Broadview Station: The End Is Nigh? (Update No. 4)

Updated December 18 at 12:50 pm:

Yes, at long last, the new stairway from the surface loop down to both the eastbound and westbound tracks opened as advertised this week.

There is still no sign over the stairway saying “To Trains”, but people find their way down nonetheless.  This has one great benefit of shifting a lot of the pedestrian traffic away from the main entrance and the crowded single stairway down to the original mezzanine.

We still have temporary signs at the bus bays, one of which appears to be held up (crookedly) with electrical wire. Continue reading

Analysis of 508 Lake Shore Service

For those of you who have been wondering, this is the end of the series of posts analyzing service on 501 Queen and related routes.  Unless someone comes up with a really interesting question that deserves further public discussion here, I am now going to focus on other lines.  [You can stop cheering any time now.]

The Lake Shore Tripper, for those who don’t even know it exists, is a remnant of the old Long Branch to downtown service that was a rush-hour extension of Long Branch cars (before they were called route 507) to Church Street via Queen.  Inbound trips operated in the am peak, outbound in the pm peak.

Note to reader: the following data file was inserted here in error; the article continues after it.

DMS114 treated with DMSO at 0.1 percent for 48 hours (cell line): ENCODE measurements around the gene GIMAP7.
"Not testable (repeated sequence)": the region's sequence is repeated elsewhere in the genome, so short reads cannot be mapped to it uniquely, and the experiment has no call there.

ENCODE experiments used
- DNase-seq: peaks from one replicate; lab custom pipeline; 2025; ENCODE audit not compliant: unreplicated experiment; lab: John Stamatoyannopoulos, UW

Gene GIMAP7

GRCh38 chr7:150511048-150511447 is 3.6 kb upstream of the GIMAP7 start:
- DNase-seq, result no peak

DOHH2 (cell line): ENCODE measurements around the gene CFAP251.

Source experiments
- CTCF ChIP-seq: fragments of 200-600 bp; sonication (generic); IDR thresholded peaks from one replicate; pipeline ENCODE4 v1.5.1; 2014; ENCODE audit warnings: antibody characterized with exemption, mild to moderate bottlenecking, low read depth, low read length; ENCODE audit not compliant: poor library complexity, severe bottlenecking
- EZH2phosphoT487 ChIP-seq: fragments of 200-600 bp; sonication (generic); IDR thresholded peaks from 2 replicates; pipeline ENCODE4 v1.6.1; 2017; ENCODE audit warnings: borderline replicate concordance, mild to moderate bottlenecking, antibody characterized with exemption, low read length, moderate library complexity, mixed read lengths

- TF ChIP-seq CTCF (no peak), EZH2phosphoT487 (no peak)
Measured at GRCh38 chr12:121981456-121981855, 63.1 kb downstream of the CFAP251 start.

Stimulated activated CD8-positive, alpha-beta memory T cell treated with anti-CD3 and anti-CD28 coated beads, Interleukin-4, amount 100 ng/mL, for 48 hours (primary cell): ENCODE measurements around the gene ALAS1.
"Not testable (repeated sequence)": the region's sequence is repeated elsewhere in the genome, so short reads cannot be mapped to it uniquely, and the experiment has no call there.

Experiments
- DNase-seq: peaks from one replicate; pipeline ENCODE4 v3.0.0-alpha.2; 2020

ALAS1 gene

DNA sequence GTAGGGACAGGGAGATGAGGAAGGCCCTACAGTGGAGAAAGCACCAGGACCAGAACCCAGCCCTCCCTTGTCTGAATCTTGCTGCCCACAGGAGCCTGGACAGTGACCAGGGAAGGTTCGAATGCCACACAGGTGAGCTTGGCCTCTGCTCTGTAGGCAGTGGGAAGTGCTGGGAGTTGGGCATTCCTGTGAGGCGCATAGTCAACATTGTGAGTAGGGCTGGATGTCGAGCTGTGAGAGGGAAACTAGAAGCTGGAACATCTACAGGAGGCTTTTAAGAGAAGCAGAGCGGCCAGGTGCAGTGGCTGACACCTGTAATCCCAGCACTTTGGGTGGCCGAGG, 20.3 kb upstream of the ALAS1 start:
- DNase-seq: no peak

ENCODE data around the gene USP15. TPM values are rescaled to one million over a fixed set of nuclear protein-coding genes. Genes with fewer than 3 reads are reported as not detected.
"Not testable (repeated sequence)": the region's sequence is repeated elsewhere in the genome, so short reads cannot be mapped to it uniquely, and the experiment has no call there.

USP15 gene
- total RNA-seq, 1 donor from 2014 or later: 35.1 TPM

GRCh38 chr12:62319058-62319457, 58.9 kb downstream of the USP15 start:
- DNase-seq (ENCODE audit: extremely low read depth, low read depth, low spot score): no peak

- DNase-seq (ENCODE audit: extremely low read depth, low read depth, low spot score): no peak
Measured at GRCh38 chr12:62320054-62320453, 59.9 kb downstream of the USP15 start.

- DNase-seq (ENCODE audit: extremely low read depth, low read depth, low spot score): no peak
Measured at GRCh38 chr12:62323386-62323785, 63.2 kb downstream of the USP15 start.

When the Queen and Long Branch routes merged, this service disappeared, but in due course we got a new route, 508 Lake Shore running from Long Branch Loop to Church Street via King.  Three trips operate inbound in the am peak, and four in the pm peak, at least on the schedule.  This post looks at how these trips behave and how, for the am peak, they merge with the 501 Queen service on Lake Shore. Continue reading

Analysis of 503 Kingston Road Tripper (Updated)

In a previous post, I discussed the chaotic headway situation on the 502 Downtowner car.  Now, I will turn briefly to the 503 Kingston Road Tripper.

Updated Dec. 17 at 6:45 am:  Information about the combined 502 and 503 services on Kingston Road added.

For those who are unfamiliar with the service design for Kingston Road (the street), here is how things work between Queen Street and Bingham Loop (at Victoria Park). Continue reading

Believe It or Not, Dundas West is Open